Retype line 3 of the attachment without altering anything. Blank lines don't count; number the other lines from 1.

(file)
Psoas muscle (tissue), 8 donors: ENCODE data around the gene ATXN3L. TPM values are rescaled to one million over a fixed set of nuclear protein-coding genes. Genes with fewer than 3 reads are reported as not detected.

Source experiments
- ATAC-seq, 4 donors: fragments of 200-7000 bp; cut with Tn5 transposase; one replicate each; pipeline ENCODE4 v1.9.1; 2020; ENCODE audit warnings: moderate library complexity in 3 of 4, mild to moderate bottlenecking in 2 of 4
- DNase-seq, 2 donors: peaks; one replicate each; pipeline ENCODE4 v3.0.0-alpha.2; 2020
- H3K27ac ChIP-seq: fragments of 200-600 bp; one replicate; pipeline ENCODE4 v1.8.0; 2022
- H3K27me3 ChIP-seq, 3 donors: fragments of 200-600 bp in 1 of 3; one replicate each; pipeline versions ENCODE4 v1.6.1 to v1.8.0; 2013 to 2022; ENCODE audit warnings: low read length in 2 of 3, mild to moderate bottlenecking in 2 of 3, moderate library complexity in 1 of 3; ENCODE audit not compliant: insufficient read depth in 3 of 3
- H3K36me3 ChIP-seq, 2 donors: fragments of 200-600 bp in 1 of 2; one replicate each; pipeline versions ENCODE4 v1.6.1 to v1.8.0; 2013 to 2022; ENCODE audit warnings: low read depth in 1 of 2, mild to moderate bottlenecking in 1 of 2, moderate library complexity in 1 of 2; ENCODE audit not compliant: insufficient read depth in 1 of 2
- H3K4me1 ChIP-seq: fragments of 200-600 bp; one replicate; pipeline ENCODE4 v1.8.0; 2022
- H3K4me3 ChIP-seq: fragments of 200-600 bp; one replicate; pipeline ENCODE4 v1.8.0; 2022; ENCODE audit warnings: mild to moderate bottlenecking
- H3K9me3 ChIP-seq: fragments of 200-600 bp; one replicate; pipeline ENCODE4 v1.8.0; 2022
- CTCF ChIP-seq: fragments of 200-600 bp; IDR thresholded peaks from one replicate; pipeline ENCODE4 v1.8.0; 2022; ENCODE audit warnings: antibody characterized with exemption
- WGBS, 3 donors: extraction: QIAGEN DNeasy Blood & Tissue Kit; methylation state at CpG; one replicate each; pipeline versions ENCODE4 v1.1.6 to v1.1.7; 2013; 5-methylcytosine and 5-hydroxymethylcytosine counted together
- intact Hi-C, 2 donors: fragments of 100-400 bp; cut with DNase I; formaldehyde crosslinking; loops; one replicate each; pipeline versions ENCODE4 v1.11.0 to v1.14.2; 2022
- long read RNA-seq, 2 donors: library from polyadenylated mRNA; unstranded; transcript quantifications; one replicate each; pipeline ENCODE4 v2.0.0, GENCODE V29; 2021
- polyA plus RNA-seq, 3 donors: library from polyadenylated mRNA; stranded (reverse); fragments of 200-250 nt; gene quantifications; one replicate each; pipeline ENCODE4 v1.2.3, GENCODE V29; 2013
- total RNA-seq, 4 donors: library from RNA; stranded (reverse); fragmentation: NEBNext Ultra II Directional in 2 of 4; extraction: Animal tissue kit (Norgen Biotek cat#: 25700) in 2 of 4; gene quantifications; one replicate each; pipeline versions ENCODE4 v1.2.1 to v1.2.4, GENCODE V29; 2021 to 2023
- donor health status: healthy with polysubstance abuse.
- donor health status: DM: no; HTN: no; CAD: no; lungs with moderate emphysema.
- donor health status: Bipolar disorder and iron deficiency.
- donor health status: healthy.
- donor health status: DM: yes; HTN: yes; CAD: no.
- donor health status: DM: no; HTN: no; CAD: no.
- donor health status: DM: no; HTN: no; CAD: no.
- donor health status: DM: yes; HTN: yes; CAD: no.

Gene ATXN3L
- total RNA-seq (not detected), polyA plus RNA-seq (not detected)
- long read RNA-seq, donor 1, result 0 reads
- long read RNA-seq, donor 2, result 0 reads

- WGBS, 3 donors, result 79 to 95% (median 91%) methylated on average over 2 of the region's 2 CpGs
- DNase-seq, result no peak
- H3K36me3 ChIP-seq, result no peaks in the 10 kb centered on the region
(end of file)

- ATAC-seq, 4 donors: fragments of 200-7000 bp; cut with Tn5 transposase; one replicate each; pipeline ENCODE4 v1.9.1; 2020; ENCODE audit warnings: moderate library complexity in 3 of 4, mild to moderate bottlenecking in 2 of 4